In Sing No Evil, a young man named Aksel has lofty aspirations, but faces three problems that threaten his musical career: His girlfriend thinks it’s time he gets serious about school and a career; his bandmates think he’s a terrible lead singer; and he may be destroyed by an evil force summoned by some ancient music with which a rival band has been experimenting.
Finnish comics creators JP Ahonen and KP Alare have crafted a book — the English edition of which was translated by Ahonen — that is by turns witty and scary while remaining captivating to look at throughout. The story develops slowly, beginning with a relationship on the rocks and bickering band members before transitioning into a tale of supernatural horror. The authors lay the groundwork for the shift carefully, but still manage to pull off several surprises late in the book.
A quirky humor pervades Sing No Evil. The members of Perkeros, Aksel’s band, are a case in point. Aksel is an aspiring lead singer with a stuttering problem; the bassist, Kervinen, is much older than his mates and can’t stop relating anecdotes from his past; and the drummer is a bear (literally) who’d rather hibernate than rehearse. Perkeros is rounded out by a keyboardist, Lily, and the pizza delivery guy she taps to be the band’s new lead singer, over Aksel’s strenuous objections. The characters’ eccentricities (if being a bear can be called an eccentricity) are played for laughs, but each character is more than he or she appears to be in the early going.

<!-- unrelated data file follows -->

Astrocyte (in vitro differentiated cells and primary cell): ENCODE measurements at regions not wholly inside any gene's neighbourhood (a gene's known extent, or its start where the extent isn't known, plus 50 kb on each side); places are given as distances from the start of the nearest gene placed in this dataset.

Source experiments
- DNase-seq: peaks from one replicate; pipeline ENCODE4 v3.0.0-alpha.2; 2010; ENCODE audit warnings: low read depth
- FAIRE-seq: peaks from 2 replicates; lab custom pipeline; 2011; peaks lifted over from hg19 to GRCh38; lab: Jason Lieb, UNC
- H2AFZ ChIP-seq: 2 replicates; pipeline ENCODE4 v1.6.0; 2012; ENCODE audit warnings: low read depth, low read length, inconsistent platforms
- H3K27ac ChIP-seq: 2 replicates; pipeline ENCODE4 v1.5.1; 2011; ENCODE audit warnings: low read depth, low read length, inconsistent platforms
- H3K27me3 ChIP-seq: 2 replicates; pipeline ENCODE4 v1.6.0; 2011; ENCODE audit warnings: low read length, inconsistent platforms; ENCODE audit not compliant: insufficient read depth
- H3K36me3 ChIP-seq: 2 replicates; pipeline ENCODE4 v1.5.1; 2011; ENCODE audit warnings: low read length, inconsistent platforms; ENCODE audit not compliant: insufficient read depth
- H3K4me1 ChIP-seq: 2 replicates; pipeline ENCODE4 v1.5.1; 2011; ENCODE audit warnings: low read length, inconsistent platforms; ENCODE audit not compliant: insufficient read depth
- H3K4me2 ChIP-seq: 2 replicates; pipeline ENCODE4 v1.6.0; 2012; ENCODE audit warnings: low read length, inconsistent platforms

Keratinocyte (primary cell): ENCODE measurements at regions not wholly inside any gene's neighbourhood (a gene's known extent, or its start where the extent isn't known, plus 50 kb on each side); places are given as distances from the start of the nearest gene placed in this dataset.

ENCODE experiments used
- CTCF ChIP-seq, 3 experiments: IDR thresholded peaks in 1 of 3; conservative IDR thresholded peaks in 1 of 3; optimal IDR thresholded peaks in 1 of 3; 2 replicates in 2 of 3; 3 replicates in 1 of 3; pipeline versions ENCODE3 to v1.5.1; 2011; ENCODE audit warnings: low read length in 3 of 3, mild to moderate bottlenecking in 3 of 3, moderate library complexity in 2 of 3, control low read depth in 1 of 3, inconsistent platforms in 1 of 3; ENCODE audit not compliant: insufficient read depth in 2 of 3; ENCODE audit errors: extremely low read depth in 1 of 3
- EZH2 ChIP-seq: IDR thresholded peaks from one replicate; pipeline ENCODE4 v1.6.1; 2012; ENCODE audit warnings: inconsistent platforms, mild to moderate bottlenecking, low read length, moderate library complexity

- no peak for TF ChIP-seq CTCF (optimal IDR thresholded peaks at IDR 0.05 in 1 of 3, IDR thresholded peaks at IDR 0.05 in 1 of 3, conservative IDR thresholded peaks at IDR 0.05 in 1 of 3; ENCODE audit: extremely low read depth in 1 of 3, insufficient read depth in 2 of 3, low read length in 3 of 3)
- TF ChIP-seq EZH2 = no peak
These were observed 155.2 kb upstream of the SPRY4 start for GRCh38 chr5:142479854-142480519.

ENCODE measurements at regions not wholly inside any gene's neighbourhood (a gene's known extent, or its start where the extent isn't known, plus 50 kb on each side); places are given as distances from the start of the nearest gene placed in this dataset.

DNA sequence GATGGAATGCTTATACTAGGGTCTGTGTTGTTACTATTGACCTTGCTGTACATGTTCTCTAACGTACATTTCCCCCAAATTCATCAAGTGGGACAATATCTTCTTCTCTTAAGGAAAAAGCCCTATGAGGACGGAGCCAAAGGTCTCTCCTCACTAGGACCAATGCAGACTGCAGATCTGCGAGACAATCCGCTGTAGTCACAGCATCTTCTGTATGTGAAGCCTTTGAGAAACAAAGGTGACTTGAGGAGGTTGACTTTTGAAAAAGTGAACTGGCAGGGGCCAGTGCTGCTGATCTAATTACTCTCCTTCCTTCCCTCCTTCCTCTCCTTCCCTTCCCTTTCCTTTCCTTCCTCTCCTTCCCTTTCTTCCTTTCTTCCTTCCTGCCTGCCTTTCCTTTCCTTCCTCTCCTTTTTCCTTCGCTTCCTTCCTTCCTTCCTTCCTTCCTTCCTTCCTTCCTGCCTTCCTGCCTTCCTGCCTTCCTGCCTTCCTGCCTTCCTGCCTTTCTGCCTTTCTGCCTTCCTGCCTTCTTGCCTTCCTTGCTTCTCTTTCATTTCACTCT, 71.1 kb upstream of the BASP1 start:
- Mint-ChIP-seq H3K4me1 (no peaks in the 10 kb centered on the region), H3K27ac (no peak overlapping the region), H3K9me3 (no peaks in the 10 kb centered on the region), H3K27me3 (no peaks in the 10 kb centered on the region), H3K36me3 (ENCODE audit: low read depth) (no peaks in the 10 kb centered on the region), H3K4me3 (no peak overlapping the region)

Ahonen and Alare capture each band member’s personality, as well as the ways in which they argue among themselves but come together when threatened — whether the threat is a simple slight from another musician or something far more sinister. Aksel, in particular, is well-rounded. We feel for him and, at times, dislike him. He’s whiny and gifted, arrogant and uncertain and he’s all the more sympathetic for the complexity.
The characters are illustrated fairly realistically, though with large eyes reminiscent of anime art. Eyes are important signifiers in this story, used to indicate emotion and the ways in which music can transport us for good or ill. The art throughout the book is infused with a warm golden glow. Shifts in tone are indicated in the gutters — the space between the panels — which are sometimes white and other times black. Ahonen and Alare use the effect carefully and in various ways, not simply to indicate imminent evil.
The scenes featuring Perkeros in performance are strikingly dynamic. Off-kilter paneling, close-ups of the band members, glimpses of the audience and lyrics rendered in script combine to bring the music off the page and into the ears of the reader. We are thrust into the thick of the club where the volume is overwhelming, the crowd is amped up on the noise and the band is lost in the moment.
A desperate rescue effort and battle in the woods are also well-handled. The moment is a snapshot of what makes the entire book work, as it is funny and brutal in nearly equal measure. A pizza cutter is wielded as a weapon, Bear enters the fray ferociously and a villain gets his monologue moment. The art and the dialogue crackles through this climactic sequence.
Though the story is thoroughly contemporary, it is underpinned by a story about ancient monks who succumb to the power of a dangerous music. The telling of that tale is a key moment in the book, both for the overall plot and for our understanding of a central character. A clever blending of the ancient and the modern empowers the villains, suggesting — as comics often do — that we are all just one accident or coincidence away from acquiring powers we might use for the general good or our own aggrandizement.
Sing No Evil is a significant accomplishment — both narratively and artistically. Its story, while containing familiar elements, is refreshingly unpredictable, and its artwork rewards careful attention. Readers may well discover that Perkeros is their new favorite band.